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State Senator Introduces Online Gambling Bill in Pennsylvania

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Pennsylvania state Senator Edwin Erickson introduced new online gambling legislation bill to the state Senate.

The bill SB 1386 was promised in the beginning of June and is supported by Senator Bob Mensch, however there are certain ambiguities around it, mainly regarding the
online gambling activities it covers.

Despite the fact that the preamble of the bill suggests focus on online poker, there are references in the draft to “any game” or activity authorized by the state gaming regulator, which means that supposedly the internet gambling spectrum covered can be much larger.

The controversy

The preamble said very clearly: “Developments in technology and recent legal decisions have created an opportunity to legalize interactive poker as a means to further enhance and complement the benefits delivered by casino gaming, licensed facilities and the communities in which they operate.”

Additionally, the preamble explained that “the bill as introduced is little changed from a draft circulated earlier this month and given wide media exposure.”

The bill also allows for liquidity sharing with like-minded states and the license fees will be $5 million along with set tax rate of 14% of gross gaming revenue, which will be payable on a weekly basis.

Further details on the bill

Online casinos in America, which receive the license in question, would have to be confined to already licensed land-based operators and “not the brands of third parties.”

Pennsylvania state Senator introduced online gambling bill
 
•There are certain controversies in the text

•Online poker is expected to bring immense profit to the state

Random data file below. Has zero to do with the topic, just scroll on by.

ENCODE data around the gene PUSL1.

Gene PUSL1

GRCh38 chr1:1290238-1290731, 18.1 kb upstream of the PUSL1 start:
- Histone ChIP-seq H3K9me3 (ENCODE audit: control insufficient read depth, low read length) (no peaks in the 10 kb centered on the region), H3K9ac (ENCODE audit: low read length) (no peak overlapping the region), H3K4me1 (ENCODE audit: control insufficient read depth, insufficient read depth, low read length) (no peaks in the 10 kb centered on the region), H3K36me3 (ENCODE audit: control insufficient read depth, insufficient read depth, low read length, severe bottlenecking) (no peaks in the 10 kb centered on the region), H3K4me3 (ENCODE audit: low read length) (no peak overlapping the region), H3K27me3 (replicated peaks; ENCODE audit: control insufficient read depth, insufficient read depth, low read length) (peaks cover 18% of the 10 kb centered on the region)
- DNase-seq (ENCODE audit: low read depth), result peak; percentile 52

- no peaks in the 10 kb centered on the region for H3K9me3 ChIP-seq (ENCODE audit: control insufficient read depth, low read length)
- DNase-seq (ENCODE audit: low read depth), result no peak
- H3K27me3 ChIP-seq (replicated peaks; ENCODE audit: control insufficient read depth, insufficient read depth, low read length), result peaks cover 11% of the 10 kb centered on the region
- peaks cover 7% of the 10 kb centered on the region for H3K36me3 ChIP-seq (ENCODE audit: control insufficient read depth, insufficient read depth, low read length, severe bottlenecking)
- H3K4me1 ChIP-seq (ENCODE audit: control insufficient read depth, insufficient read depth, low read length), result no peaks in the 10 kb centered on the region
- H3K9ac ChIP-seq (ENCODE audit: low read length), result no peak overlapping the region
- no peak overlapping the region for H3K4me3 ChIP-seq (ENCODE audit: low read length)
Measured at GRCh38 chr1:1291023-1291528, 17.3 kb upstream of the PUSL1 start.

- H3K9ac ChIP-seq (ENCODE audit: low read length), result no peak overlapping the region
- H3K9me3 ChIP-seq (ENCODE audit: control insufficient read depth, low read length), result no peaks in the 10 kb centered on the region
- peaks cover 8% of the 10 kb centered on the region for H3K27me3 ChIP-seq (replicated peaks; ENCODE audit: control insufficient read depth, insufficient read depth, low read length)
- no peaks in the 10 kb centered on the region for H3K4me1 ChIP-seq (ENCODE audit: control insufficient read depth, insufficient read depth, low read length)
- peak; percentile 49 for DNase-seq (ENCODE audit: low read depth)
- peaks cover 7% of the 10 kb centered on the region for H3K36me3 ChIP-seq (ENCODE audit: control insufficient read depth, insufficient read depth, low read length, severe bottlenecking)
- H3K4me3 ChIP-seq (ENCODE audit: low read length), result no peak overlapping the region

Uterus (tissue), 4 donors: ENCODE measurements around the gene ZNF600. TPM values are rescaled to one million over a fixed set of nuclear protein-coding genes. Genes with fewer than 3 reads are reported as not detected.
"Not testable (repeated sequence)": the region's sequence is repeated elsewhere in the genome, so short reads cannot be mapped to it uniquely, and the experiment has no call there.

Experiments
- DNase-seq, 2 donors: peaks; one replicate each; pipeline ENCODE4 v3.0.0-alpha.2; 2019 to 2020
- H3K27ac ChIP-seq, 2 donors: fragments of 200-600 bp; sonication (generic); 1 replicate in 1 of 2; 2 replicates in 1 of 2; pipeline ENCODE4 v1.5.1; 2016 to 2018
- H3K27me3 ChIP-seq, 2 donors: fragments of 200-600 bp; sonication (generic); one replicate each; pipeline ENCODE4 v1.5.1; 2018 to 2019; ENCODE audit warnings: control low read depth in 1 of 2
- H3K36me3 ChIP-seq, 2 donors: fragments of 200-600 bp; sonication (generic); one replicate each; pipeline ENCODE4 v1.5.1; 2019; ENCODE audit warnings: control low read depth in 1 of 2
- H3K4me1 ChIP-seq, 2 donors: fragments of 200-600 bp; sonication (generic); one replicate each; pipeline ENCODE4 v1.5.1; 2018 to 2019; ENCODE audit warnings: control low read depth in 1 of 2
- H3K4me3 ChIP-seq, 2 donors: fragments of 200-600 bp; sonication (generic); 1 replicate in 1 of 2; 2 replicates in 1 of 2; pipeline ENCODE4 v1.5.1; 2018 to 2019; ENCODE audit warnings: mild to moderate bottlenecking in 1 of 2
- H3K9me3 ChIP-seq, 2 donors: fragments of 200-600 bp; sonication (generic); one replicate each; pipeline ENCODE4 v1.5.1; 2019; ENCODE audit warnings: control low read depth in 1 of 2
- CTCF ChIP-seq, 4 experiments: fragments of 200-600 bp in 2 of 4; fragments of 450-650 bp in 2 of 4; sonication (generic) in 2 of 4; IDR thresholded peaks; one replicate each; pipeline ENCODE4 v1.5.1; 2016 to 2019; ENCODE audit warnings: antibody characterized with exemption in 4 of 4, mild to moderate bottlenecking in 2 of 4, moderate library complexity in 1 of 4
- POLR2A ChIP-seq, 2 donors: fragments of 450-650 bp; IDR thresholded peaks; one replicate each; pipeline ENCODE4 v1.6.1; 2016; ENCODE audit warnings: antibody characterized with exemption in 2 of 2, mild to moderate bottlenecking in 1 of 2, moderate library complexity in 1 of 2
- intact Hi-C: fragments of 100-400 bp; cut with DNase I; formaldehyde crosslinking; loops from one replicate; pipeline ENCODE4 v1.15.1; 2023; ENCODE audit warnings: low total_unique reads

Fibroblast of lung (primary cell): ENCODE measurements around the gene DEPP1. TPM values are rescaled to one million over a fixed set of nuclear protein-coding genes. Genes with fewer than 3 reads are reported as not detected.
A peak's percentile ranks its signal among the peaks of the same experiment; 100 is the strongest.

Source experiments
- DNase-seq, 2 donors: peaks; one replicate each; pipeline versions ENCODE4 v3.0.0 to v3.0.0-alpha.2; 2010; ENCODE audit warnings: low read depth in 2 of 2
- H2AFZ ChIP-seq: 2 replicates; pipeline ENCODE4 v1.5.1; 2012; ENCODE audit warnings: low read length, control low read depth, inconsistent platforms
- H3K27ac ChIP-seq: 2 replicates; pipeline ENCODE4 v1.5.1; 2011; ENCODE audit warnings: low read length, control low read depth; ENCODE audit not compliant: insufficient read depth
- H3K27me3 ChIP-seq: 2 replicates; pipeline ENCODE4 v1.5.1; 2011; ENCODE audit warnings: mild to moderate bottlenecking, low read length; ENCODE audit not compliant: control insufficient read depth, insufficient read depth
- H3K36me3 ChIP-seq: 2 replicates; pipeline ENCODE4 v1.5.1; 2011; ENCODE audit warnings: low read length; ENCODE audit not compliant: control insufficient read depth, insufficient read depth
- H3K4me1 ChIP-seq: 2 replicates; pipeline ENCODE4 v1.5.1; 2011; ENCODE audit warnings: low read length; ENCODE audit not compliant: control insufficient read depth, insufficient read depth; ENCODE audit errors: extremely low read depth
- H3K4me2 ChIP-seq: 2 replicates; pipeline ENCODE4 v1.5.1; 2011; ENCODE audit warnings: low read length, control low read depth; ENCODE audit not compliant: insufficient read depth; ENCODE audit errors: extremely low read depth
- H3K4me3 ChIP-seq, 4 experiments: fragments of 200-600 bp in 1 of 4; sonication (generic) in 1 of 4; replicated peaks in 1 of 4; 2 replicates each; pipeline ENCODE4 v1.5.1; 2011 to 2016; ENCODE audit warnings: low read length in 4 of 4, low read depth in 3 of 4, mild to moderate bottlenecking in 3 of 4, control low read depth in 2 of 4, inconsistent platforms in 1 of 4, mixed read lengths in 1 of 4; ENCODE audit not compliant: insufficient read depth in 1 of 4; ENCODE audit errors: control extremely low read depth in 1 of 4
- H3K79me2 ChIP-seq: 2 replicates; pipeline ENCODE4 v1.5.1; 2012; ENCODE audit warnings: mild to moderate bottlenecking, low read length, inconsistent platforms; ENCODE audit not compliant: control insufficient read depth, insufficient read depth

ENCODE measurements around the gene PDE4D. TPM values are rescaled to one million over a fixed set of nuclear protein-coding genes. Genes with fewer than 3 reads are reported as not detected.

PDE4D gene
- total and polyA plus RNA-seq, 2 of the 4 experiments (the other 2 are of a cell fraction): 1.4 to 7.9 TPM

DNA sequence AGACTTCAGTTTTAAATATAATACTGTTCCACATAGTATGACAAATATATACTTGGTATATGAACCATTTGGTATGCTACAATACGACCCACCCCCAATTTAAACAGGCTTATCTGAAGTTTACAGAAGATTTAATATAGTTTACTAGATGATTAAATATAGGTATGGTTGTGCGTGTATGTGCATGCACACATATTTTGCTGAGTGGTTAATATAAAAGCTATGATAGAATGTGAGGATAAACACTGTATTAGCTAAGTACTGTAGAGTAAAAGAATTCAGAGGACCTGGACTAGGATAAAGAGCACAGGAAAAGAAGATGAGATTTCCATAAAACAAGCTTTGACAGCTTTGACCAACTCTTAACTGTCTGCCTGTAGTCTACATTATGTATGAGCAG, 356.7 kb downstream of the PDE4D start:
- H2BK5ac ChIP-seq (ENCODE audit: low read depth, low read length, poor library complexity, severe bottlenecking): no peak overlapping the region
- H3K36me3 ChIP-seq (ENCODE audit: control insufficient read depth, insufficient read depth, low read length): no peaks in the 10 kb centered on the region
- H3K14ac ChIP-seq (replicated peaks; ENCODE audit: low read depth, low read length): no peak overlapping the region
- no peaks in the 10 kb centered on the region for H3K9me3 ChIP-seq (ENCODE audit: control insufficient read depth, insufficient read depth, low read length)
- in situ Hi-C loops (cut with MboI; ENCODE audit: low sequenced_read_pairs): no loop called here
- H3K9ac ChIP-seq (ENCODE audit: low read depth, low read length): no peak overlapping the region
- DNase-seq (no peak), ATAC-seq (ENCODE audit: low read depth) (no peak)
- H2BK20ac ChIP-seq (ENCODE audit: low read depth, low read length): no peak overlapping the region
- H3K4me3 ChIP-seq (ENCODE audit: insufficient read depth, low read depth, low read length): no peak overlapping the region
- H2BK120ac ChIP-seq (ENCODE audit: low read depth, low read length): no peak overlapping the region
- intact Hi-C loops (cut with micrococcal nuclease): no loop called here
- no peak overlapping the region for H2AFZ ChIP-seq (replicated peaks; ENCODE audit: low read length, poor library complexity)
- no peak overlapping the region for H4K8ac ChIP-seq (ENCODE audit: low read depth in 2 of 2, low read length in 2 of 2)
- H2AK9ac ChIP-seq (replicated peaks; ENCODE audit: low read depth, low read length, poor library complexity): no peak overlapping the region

•The “bad actors” clause may be unconstitutional

Moreover, the same branding must be used and “no site would be permitted to operate that is identified by a brand or name that is not owned or controlled by the licensee or an affiliate of the licensee.”

There is also a commercially protective clause, which is even extended by the “bad actors” clause, aiming at excluding companies, which can be potential serious competition.

This section includes anyone who purchased or acquired a “covered asset” used to take bets from US residents after 31st December 2006, meaning that Amaya Gaming/PokerStars can’t partner with casino in Pennsylvania.

This bill was introduced after the completion of a gambling research in the state, which concluded that US online poker rooms can bring revenues of approximately $129 million/year in Pennsylvania.

Keeping in mind that the population of this state is twice as big as the one in New Jersey, which makes is the most probable new state to legalize online gambling and potentially develop great online poker business opportunities.

Some researchers even went further by pointing out that Pennsylvania-New Jersey partnership has potential to attract 7 times more players than combined number of players in Delaware and Nevada.

”Bad actors” clause concerns

However, when it comes to the “bad actors” clause there are various examples of expressed concern. Namely when it was previously proposed in California, Laurence Tribe, Harvard Law School professor, claimed that it may be unconstitutional.

His research and analysis on the two online poker bills introduced in California earlier this year stated that these provisions “fly in the face” of the US Constitution’s prohibition on states passing bills of attainder.

Thus, this bill “legislatively determines guilt and inflicts punishment upon an identifiable individual without provision of the protections of a judicial trial,” otherwise known as “trial by legislature.”

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